This basic discovery linking "atomic disorder" to enhanced solubility has broad application. The inventors have demonstrated that atomic disorder so as to produce solubility can be created in other material forms, such as metal powders. The invention also has application beyond anti-microbial metals, encompassing any metal, metal alloy, or metal compound, including semiconductor or ceramic materials, from which sustained release of metal species into solution is desired. For instance, materials having enhanced or controlled metal dissolution find application in sensors, switches, fuses, electrodes, and batteries.
The term "atomic disorder" as used herein includes high concentrations of: point defects in a crystal lattice, vacancies, line defects such as dislocations, interstitial atoms, amorphous regions, grain and sub grain boundaries and the like relative to its normal ordered crystalline state. Atomic disorder leads to irregularities in surface topography and inhomogeneities in the structure on a nanometre scale.
By the term "normal ordered crystalline state" as used herein is meant the crystallinity normally found in bulk metal materials, alloys or compounds formed as cast, wrought or plated metal products. Such materials contain only low concentrations of such atomic defects as vacancies, grain boundaries and dislocations.
The term "diffusion" as used herein implies diffusion of atoms and/or molecules on the surface or in the matrix of the material being formed.
The terms "metal" or "metals" as used herein are meant to include one or more metals whether in the form of substantially pure metals, alloys or compounds such as oxides, nitrides, borides, suiphides, halides or hydrides.
The invention, in a broad aspect extends to a method of forming a modified material containing one or more metals. The method comprises creating atomic disorder in the material under conditions which limit diffusion such that sufficient atomic disorder is retained in the material to provide release, preferably on a sustainable basis, of atoms, ions, molecules or clusters of at least one of the metals into a solvent for the material. Clusters are known to be small groups of atoms, ions or the like, as described by R. P. Andres et al., "Research Opportunities on Clusters and Cluster-Assembled Materials", J. Mater. Res. Vol. 4, No. 3, 1989, P. 704.
Specific preferred embodiments of the invention demonstrate that atomic disorder may be created in metal powders or foils by cold working, and in metal coatings by depositing by vapour deposition at low substrate temperatures.
In another broad aspect, the invention provides a modified material comprising one or more metals in a form characterized by sufficient atomic disorder such that the material, in contact with a solvent for the material, releases atoms, ions, molecules or clusters containing at least one metal, preferably on a sustainable basis, at an enhanced rate relative to its normal ordered crystalline state.
In preferred embodiments of the invention, the modified material is a metal powder which has been mechanically worked or compressed, under cold working conditions, to create and retain atomic disorder.
The term "metal powder" as used herein is meant to include metal particles of a broad particle size, ranging from nanocrystalline powders to flakes.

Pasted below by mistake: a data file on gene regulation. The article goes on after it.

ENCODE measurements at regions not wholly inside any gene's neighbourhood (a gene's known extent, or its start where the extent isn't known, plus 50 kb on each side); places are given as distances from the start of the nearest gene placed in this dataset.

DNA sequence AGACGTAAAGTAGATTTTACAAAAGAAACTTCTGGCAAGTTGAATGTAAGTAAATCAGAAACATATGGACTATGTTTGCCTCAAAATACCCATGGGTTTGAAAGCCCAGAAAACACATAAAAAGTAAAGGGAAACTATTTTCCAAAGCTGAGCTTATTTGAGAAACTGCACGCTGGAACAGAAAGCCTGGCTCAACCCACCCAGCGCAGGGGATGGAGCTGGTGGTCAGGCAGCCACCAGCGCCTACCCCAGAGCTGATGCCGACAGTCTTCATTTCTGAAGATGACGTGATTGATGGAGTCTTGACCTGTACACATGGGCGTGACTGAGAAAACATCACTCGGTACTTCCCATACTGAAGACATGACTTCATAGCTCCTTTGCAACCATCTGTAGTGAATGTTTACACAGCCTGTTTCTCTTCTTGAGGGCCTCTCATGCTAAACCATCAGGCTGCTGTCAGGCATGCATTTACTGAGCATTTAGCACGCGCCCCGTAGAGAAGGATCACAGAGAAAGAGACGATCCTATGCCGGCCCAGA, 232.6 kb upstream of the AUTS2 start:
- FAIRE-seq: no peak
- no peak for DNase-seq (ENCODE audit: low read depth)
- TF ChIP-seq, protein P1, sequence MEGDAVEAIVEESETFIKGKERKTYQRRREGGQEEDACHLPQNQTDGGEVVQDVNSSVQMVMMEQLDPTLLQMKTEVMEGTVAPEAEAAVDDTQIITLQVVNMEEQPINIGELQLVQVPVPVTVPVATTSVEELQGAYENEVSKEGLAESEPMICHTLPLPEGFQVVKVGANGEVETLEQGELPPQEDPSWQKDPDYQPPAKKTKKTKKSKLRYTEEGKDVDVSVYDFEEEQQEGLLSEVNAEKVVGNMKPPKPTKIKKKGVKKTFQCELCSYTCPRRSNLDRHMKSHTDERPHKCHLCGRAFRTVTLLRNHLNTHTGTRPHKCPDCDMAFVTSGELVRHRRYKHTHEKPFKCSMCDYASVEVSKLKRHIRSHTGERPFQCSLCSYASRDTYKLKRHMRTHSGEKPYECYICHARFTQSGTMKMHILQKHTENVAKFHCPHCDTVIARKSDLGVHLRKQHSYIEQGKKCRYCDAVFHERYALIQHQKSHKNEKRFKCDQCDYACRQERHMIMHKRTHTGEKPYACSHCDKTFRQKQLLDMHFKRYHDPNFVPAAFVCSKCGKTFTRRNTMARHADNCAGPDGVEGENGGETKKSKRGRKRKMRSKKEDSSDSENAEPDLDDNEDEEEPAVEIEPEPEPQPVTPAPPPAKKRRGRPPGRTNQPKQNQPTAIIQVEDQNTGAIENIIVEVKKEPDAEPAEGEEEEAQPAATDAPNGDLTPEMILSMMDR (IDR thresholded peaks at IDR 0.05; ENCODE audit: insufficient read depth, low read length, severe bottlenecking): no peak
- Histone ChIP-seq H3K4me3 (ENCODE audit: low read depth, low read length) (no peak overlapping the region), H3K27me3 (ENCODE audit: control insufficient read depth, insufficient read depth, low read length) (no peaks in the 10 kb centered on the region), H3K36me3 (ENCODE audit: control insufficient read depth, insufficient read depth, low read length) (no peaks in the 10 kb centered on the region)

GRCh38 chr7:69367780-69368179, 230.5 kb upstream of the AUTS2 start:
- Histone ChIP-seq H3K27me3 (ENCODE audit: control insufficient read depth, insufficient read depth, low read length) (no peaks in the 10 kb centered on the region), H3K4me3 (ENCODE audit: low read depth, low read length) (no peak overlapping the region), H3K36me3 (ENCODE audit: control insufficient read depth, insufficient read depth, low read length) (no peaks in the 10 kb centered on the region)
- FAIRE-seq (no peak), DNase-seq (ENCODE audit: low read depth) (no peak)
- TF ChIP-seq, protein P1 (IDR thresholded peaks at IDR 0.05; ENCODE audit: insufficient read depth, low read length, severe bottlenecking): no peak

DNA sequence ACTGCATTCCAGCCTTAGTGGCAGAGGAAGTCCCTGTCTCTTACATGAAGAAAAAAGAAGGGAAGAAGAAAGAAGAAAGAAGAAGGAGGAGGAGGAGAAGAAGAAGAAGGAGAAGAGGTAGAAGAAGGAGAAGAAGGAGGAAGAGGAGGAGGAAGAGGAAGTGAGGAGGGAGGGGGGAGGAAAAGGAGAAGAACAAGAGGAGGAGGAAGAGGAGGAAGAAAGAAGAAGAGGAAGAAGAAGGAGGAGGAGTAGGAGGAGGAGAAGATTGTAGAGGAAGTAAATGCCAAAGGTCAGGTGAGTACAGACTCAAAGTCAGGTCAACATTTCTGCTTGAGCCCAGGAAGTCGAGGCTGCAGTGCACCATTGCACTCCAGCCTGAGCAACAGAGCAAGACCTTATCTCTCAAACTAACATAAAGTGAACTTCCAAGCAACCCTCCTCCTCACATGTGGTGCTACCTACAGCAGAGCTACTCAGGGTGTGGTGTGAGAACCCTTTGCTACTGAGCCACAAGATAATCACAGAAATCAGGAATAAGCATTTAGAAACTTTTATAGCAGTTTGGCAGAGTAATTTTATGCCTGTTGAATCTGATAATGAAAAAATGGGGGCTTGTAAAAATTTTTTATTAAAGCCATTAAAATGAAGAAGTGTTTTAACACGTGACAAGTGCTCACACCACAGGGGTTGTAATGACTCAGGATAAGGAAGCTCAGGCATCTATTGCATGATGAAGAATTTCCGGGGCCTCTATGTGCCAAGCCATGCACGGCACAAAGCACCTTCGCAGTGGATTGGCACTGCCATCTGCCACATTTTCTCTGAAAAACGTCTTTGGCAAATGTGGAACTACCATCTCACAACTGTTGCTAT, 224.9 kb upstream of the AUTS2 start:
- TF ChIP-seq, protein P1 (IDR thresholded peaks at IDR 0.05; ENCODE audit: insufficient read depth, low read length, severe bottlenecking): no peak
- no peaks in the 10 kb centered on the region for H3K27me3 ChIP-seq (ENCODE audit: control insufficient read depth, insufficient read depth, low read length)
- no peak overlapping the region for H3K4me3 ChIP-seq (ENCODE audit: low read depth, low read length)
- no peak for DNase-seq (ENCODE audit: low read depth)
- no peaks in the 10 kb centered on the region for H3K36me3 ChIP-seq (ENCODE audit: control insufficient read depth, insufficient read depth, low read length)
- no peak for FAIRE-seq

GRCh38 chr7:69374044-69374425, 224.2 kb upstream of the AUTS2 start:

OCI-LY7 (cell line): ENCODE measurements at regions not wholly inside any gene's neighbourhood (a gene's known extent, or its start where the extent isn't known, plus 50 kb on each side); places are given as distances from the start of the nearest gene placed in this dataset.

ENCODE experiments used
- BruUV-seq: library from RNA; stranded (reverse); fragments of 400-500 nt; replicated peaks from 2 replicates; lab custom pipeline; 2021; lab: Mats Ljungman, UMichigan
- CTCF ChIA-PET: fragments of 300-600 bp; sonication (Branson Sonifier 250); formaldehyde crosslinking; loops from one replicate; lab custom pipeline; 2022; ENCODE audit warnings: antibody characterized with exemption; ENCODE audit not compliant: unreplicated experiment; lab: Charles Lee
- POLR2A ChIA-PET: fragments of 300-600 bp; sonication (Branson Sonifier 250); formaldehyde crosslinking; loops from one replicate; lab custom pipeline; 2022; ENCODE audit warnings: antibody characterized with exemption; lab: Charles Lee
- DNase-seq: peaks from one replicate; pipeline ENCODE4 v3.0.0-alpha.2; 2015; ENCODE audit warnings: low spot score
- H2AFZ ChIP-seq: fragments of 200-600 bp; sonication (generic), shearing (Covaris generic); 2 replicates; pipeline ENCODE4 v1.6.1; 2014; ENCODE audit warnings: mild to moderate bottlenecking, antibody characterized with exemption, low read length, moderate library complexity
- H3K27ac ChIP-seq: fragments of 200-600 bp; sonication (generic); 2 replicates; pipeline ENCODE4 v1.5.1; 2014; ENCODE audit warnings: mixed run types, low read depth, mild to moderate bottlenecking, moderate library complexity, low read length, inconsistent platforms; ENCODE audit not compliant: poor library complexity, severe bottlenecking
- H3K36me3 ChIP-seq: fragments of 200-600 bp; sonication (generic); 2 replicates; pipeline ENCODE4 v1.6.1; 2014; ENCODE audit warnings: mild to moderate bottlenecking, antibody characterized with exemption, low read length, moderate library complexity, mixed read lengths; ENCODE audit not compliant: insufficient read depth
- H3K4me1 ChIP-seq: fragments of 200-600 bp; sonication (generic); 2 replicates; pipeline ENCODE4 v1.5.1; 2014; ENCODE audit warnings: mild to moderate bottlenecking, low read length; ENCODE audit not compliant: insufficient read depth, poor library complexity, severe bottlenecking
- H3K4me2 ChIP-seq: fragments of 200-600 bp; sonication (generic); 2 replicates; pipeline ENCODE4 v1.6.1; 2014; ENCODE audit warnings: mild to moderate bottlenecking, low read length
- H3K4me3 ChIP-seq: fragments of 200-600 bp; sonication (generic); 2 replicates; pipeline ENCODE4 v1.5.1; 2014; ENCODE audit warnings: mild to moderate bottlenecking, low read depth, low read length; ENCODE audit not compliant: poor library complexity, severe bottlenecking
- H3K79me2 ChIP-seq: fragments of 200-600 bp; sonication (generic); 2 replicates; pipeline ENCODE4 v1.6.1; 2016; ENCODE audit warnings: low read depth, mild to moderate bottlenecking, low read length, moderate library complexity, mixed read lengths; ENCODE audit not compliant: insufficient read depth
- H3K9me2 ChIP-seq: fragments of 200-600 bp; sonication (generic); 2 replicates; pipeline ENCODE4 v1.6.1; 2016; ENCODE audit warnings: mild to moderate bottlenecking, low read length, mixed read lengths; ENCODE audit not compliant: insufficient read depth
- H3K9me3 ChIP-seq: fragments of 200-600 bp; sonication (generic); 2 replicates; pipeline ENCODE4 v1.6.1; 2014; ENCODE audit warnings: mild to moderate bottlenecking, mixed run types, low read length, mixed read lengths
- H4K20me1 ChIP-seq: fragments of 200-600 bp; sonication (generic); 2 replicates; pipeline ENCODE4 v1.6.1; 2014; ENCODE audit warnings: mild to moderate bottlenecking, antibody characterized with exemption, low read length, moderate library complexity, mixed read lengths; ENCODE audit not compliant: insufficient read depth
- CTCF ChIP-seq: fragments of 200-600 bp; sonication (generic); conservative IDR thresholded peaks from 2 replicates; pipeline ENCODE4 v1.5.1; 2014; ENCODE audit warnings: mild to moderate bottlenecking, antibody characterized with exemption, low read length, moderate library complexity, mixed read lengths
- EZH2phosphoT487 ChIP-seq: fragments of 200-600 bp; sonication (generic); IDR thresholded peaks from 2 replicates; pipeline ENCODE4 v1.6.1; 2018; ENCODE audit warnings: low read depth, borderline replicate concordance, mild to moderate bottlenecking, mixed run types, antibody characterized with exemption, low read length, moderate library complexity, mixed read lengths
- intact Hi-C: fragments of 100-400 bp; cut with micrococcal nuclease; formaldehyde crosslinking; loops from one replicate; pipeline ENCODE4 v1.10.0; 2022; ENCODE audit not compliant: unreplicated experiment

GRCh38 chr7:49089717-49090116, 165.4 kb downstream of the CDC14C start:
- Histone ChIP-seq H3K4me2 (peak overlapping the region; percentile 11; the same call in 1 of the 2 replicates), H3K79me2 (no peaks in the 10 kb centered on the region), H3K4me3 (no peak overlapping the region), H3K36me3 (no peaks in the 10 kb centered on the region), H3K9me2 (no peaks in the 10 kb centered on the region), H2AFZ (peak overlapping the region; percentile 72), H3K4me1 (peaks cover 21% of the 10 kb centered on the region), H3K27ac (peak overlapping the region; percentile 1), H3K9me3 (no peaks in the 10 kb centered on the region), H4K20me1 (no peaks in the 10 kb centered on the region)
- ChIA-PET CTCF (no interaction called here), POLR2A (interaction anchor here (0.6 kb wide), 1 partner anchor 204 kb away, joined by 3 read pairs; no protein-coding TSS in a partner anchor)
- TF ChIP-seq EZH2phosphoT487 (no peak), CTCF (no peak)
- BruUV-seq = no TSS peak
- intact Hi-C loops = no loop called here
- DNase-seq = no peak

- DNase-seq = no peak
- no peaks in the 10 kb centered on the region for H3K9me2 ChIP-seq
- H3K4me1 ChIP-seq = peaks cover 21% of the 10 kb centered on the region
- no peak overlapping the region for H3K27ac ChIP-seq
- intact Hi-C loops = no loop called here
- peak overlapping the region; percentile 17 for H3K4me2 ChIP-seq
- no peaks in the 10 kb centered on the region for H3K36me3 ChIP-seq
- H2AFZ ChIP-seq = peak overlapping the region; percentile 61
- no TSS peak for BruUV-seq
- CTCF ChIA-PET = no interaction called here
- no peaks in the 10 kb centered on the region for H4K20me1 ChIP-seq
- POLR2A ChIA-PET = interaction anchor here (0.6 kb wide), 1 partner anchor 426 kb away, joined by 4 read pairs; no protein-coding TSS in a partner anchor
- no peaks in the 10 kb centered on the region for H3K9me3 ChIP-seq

The term "cold working" as used herein indicates that the material has been mechanically worked such as by milling, grinding, hammering, mortar and pestle or compressing, at temperatures lower than the recrystallization temperature of the material. This ensures that atomic disorder imparted through working is retained in the material.
In another preferred embodiment, the modified material is a metal coating formed on a substrate by vapour deposition techniques such as vacuum evaporation, sputtering, magnetron sputtering or ion plating. The material is formed under conditions which limit diffusion during deposition and which limit annealing or recrystallization following deposition. The deposition conditions preferably used to produce atomic disorder in the coatings are outside the normal range of operating conditions used to produce defect free, dense, smooth films. Such normal practices are well known (see for example R. F. Bunshah et al., supra). Preferably the deposition is conducted at low substrate temperatures such that the ratio of the substrate to the melting point of the metal or metal compound being deposited (T/Tm) is maintained at less than about 0.5, more preferably at less than about 0.35, and most preferably at less than 0.30. In this ratio, the temperatures are in degrees Kelvin. The preferred ratio will vary from metal to metal and increases with alloy or impurity content. Other preferred deposition conditions to create atomic disorder include one or more of a higher than normal working gas pressure, a lower than normal angle of incidence of the coating flux and a higher than normal coating flux.
The temperature of deposition or cold working is not so low that substantial annealing or recrystallization will take place when the material is brought to room temperature or its intended temperature for use (ex. body temperature for anti-microbial materials). If the temperature differential between deposition and temperature of use (ΔT) is too great, annealing results, removing atomic disorder. This ΔT will vary from metal to metal and with the deposition technique used. For example, with respect to silver, substrate temperatures of -20 to 200° C. are preferred during physical vapour deposition.